I can't precisely fault the Park gauge (I have the one piece, go- no go checker), since there are many variable involved. For example, I ride off-road and perhaps the dusty/sandy condition in Southern CA will wear cassettes (like sandpaper) more than a stretched chain. Another variable is how I sample the measurements. I usually take three or four measurement around the chain. However, there could be a few spots that I don't measure where the stretch is beyond acceptable criteria, and those culprits could be causing premature wear. A chain has hundreds of moving parts, so variation is expected

    When installing new chains at the 0.75% criteria, I was able to get two chains per cassette. I was hoping to get more chains per cassette. But you mention you get two chains per cassette, so perhaps my experience is normal.

  18. #18
    cyclist/gearhead/cycli... moxfyre's Avatar
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    Quote Originally Posted by Re-Cycle
    Explain
    Here's my take on it:

    Wear on the outside of the chain rollers isn't significant. If you watch a chain roller engaging a cog tooth, you'll see that the chain roller doesn't really slide much on the tooth, the force is basically perpendicular to the contact surface. The place where there is a LOT of sliding/rubbing friction is between the chain pin and the side plates or bushings, and that's where most of the chain wear occurs.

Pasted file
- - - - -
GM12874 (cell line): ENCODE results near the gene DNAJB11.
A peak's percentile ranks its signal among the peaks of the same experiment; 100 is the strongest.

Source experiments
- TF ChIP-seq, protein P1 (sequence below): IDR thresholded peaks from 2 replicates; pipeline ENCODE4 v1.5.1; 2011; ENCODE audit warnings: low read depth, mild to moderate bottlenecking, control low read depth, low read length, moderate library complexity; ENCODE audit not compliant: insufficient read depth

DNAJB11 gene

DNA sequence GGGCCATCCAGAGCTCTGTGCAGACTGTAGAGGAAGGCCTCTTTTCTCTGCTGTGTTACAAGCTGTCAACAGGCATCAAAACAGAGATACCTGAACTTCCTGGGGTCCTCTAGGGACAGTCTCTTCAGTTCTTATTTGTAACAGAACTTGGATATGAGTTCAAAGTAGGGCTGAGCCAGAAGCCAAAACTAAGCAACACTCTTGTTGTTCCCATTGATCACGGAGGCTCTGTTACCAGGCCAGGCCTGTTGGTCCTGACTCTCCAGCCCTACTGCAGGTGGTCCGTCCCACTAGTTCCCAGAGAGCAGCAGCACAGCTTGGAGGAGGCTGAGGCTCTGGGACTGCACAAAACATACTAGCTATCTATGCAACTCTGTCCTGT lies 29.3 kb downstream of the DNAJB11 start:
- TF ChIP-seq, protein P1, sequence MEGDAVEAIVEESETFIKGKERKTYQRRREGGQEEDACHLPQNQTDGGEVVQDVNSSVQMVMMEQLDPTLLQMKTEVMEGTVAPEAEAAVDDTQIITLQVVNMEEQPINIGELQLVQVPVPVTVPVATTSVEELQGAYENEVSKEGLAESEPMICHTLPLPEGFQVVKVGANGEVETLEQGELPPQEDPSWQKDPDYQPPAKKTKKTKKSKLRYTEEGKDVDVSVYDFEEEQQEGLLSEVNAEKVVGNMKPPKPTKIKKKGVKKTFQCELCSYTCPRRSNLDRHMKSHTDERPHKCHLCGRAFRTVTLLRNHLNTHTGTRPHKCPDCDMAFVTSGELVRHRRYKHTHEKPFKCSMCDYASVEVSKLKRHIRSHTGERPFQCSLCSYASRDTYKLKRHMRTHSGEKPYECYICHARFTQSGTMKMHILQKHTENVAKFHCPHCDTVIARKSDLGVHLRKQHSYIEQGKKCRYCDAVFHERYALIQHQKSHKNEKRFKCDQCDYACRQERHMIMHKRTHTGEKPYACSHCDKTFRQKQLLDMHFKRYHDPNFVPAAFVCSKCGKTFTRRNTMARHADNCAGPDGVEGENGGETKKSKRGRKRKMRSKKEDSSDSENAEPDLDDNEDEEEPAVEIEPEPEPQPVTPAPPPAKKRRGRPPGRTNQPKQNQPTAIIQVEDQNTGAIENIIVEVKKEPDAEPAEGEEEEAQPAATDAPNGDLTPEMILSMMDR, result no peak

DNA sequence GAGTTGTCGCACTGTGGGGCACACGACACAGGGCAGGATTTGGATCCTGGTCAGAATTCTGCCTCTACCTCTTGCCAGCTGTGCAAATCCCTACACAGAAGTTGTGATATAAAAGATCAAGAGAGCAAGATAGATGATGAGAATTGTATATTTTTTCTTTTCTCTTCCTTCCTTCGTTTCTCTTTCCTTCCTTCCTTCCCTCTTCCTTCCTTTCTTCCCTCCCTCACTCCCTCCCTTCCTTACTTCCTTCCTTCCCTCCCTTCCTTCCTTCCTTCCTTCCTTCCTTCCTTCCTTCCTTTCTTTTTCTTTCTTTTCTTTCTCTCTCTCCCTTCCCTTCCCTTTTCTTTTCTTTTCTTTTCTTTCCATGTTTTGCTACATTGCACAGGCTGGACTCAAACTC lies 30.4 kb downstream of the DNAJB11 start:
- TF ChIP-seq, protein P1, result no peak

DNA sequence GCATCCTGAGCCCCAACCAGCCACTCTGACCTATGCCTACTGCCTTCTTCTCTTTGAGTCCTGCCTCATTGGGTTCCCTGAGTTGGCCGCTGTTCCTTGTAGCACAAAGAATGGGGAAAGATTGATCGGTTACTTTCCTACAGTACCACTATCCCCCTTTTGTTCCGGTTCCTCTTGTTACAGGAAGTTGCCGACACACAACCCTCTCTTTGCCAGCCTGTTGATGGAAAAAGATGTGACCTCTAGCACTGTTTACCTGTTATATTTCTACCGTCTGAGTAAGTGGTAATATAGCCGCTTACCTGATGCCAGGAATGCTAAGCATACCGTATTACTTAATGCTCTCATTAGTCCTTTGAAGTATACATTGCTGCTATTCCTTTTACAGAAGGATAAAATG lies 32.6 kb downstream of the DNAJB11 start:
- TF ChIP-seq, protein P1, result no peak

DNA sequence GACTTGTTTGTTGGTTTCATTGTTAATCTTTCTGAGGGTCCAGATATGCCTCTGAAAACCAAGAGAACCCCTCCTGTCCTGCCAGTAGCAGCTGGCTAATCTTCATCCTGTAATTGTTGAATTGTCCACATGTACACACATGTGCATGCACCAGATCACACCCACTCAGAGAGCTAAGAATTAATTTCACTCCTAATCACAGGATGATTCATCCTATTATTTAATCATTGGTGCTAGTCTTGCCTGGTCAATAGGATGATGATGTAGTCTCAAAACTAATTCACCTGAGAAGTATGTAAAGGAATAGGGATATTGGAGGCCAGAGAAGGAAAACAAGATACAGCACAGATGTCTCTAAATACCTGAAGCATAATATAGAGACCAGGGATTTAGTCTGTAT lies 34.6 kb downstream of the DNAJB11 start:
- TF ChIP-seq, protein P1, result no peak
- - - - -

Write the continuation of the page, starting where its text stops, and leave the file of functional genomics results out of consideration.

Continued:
While it's true that the roller-to-roller distance is what actually defines the pitch of the chain, the wear on the rollers progresses much more slowly than the wear on the pins. If you find a badly worn chain (e.g. one that's stretched by 2%), you'll see that the pins are visibly deformed, while the outside surface of the rollers is basically unscathed. Look at this photo from Sheldon Brown's site:


    There's no difference between measuring roller-to-roller distance or pin-to-pin distance: wear on the pins will cause the chain to elongate LONG before wear on the rollers becomes an issue.
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  19. #19
    <3s bikes Re-Cycle's Avatar
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    Why does that big knotch look like its right in the center of the pin?
    A wild man once explained to me how bicycles came from sailboats.

  20. #20
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    Speaking of Sheldon (a la the picture in moxfiyre's post), he has a good explanation of such things, as well as another method for determining chain/sprocket wear on the bike.
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  21. #21
    cyclist/gearhead/cycli... moxfyre's Avatar
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    Quote Originally Posted by Re-Cycle